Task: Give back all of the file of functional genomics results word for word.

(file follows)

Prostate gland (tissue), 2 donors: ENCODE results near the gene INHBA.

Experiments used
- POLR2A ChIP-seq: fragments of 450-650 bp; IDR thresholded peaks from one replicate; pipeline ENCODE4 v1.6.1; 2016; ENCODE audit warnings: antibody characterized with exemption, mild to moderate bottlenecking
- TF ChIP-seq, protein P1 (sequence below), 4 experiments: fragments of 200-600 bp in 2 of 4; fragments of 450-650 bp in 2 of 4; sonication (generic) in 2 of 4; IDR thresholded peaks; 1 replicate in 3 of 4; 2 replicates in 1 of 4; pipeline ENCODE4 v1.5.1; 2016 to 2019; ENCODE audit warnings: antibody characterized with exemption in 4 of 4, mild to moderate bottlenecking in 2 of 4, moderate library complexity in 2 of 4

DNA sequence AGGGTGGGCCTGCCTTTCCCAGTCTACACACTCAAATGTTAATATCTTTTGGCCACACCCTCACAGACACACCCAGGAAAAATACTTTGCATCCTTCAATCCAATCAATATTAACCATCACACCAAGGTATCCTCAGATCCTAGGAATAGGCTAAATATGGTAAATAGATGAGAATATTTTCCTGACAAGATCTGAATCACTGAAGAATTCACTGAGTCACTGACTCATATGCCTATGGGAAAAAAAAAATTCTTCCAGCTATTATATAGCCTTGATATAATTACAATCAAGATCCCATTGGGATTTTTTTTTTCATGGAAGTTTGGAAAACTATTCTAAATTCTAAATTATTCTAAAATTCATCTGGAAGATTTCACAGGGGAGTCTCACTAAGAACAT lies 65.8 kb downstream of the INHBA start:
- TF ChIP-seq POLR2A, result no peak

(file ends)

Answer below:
Prostate gland (tissue), 2 donors: ENCODE results near the gene INHBA.

Experiments used
- POLR2A ChIP-seq: fragments of 450-650 bp; IDR thresholded peaks from one replicate; pipeline ENCODE4 v1.6.1; 2016; ENCODE audit warnings: antibody characterized with exemption, mild to moderate bottlenecking
- TF ChIP-seq, protein P1 (sequence below), 4 experiments: fragments of 200-600 bp in 2 of 4; fragments of 450-650 bp in 2 of 4; sonication (generic) in 2 of 4; IDR thresholded peaks; 1 replicate in 3 of 4; 2 replicates in 1 of 4; pipeline ENCODE4 v1.5.1; 2016 to 2019; ENCODE audit warnings: antibody characterized with exemption in 4 of 4, mild to moderate bottlenecking in 2 of 4, moderate library complexity in 2 of 4

DNA sequence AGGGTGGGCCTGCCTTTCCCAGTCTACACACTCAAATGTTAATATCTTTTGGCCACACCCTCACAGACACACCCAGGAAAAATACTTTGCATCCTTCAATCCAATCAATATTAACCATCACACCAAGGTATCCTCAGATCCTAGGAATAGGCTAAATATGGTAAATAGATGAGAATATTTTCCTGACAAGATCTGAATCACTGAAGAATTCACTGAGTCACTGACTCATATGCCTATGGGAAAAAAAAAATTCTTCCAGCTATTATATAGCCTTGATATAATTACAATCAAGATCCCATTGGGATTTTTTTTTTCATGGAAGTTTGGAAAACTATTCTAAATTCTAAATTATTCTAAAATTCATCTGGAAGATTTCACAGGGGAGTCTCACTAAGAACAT lies 65.8 kb downstream of the INHBA start:
- TF ChIP-seq POLR2A, result no peak